2.2. Small and medium-sized businesses or SMEs
Another approach is to delineate entrepreneurship is to associate it with the number of small and medium enterprises (SME’s) in an economy. Such measurements date from the 1980s. (Parker, 2009). Such a definition of entrepreneurship has the advantage of being easy to measure, but it also has the advantage of data availability on categories of firms because most states collect data on firms on various size categories.
If the main advantage is data availability and the possibility of comparing data internationally, such a measurement also has drawbacks. Lately, fewer and fewer researchers consider entrepreneurship is synonymous with SMEs. But problems also arise in the international comparison because not all national statistical institutes collect data in the same way and do not always have the same criteria for defining small firms. At EU level, however, there is some standardization of the criteria a firm must meet to be considered SMEs.
Table 1. Definition of SMEs in the European Union
|Micro||<10||< 2 million €|
|Small||<50||<10 million €|
|Medium - sized||<250||<50 million €|
Source: Annual report on European SME’s 2015/2016
“But not all entrepreneurs run small and medium companies, and not all small companies are run by an entrepreneur” (Holtz-Eakin, 2000). Even though SMEs and entrepreneurship are not two perfectly congruent concepts, it should be noted that many entrepreneurial initiatives are materialized through a company and most of the times it is one that can be classified as a SME, fewer business ideas materialize directly into a large company, it usually start small and evolves into a big venture.
2.3. Self-employed persons and business owners
Self-employment is another possible measure for entrepreneurship. The reasoning for which self-employed workers are used as a measure of entrepreneurship is related to the fact that entrepreneurship is considered an activity involving risk and uncertainty (Parker, 2009). Because entrepreneurs do not have an employer (with the exception of intrapreneurs) and take the risk for the business, such a measure can be used.
An advantage of using self-employed numbers is given by the fact there is a lot of internationally collected data regarding this indicator (e.g. OECD has been collecting such data internationally for more than 30 years). Thus, due to the availability of data on self-employed workers, this indicator provides one of the easiest entrepreneurial measurements that can be operationalized in empirical research (Katz, 1990).
In order to highlight the importance of self-employed workers, Parker (2009) brings some arguments such as: the fact that about 10% of the workforce in most OECD countries is self-employed and many of the employees in industrialized economies say they would like to be workers on their own. In the study conducted by the European Commission (Flash Eurobarometer, 2012) about 48% of respondents in Romania responded that they would prefer self-employed status.
A difficulty in using this indicator is that not all countries define self-employees in the same way, so when doing calculations inaccuracies might appear due to this fact. Another aspect is that self-employed workers do not count or take into consideration always the nascent entrepreneurs. But nascent entrepreneurs are a part of early stage phase of new businesses creation, a process considered important for entrepreneurship analysis by researchers in the field.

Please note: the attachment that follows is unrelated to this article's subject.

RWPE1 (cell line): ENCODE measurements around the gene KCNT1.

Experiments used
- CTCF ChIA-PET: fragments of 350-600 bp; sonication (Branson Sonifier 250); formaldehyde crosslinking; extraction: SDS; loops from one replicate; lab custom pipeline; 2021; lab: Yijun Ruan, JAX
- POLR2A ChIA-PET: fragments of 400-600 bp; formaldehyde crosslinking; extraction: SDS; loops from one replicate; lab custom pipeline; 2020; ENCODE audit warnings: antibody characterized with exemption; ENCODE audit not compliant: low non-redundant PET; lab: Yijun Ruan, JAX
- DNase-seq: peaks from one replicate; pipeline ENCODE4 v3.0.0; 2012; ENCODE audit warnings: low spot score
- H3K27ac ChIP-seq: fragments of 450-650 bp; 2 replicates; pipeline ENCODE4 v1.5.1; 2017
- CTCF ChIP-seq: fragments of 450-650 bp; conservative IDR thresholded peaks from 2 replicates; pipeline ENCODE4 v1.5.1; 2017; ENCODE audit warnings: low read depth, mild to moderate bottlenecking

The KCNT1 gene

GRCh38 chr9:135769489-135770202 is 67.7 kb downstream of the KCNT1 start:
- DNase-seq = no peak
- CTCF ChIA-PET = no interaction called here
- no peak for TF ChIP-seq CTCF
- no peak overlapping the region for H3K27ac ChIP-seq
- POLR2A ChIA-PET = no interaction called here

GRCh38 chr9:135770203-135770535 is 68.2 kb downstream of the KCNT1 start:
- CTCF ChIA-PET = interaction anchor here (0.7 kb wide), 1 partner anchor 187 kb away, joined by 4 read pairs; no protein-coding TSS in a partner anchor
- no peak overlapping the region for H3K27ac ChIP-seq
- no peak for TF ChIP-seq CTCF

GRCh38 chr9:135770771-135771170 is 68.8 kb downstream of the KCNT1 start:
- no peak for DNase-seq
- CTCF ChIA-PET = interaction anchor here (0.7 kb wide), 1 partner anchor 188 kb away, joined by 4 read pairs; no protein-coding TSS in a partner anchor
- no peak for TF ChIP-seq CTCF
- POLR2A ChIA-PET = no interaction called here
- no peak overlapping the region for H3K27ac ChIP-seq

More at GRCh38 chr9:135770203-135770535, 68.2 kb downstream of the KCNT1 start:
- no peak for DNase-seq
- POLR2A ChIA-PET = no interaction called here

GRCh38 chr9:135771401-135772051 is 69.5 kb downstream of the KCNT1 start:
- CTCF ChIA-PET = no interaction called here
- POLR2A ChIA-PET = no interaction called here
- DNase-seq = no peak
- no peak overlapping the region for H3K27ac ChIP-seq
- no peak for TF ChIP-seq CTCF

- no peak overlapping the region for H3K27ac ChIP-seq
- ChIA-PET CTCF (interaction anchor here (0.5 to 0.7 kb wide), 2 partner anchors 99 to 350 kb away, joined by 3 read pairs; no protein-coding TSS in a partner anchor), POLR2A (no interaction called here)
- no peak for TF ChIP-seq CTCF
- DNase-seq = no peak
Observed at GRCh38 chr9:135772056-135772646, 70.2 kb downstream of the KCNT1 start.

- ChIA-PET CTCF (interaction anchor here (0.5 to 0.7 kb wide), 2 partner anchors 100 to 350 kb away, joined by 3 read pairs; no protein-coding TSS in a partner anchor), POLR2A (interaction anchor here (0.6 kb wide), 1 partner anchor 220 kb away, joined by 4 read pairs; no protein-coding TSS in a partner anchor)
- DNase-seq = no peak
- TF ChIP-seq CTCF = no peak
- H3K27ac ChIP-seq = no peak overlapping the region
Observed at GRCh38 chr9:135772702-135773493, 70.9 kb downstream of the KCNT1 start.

Also, those who work on the black market (shadow economy) are not captured by this indicator. In Romania, especially in the 90’s, this was a real and major problem on the Romanian workforce. A lot of small business are family operated and some family members who work for the firm, are not listed on the official payroll. In terms of measuring the economic impact one of the most used measures for economic performance is economic growth. For measuring economic growth, the most commonly used indicators are: GDP (Gross Domestic Product) growth and GDP per capita, the increase in the number of jobs, productivity growth.
3. Analysis based on Secondary Data
Due to the fact that entrepreneurship is beleived to play an important role for the economic developmetn of an economy, i tried to to see if there is a relation between entreprenurship and economic grothw, to find out if there is some evidence that entreprenurship an positive impact on the Romanian economy.
I used as a measure for entreprenruship the indacator developed by GEM, the “Total early-stage entrepreneurial activity” TEA. For the economic impact I used GDP per capita. The analized period consists of 9 consectuive years between 2007 and 2015. 2015 was the year with the most recent avalible data for TEA. For economic development I choose the GDP per capita indicator as measured by the World Bank. The data used related to entreprenruship was taken from the GEM data base Adult Population Survey (APS) and the data related to GDP from World Bank (World Bank national accounts data, and OECD National Accounts data files).
The TEA metric evolution has shown a growing trend in Romania for the period ranging from 2007 to 2015, the biggest increase can be seen in TEA can be seen from 2010 to 2011 (see figure 1).
Figure 1. TEA evolution for Romania 2007-2015.
Source: own calculations based on GEM database
The GDP per capita exhibits a growing trend in Romania for the analyzed period (2007-2015); just in 2009 there is slight decrease of the value compared with the previous year (see figure 2). GDP is expressed in local currency.
Figure 2. GDP per capita
Source: own calculations based on World Bank database
I runned several analysys in order to find out if there exist some corralations between entreprenurship (TEA) and GDP per capita. The first step was to run a correlation (Pearson) between TEA and GDP per capita and then a linear regression between these two series.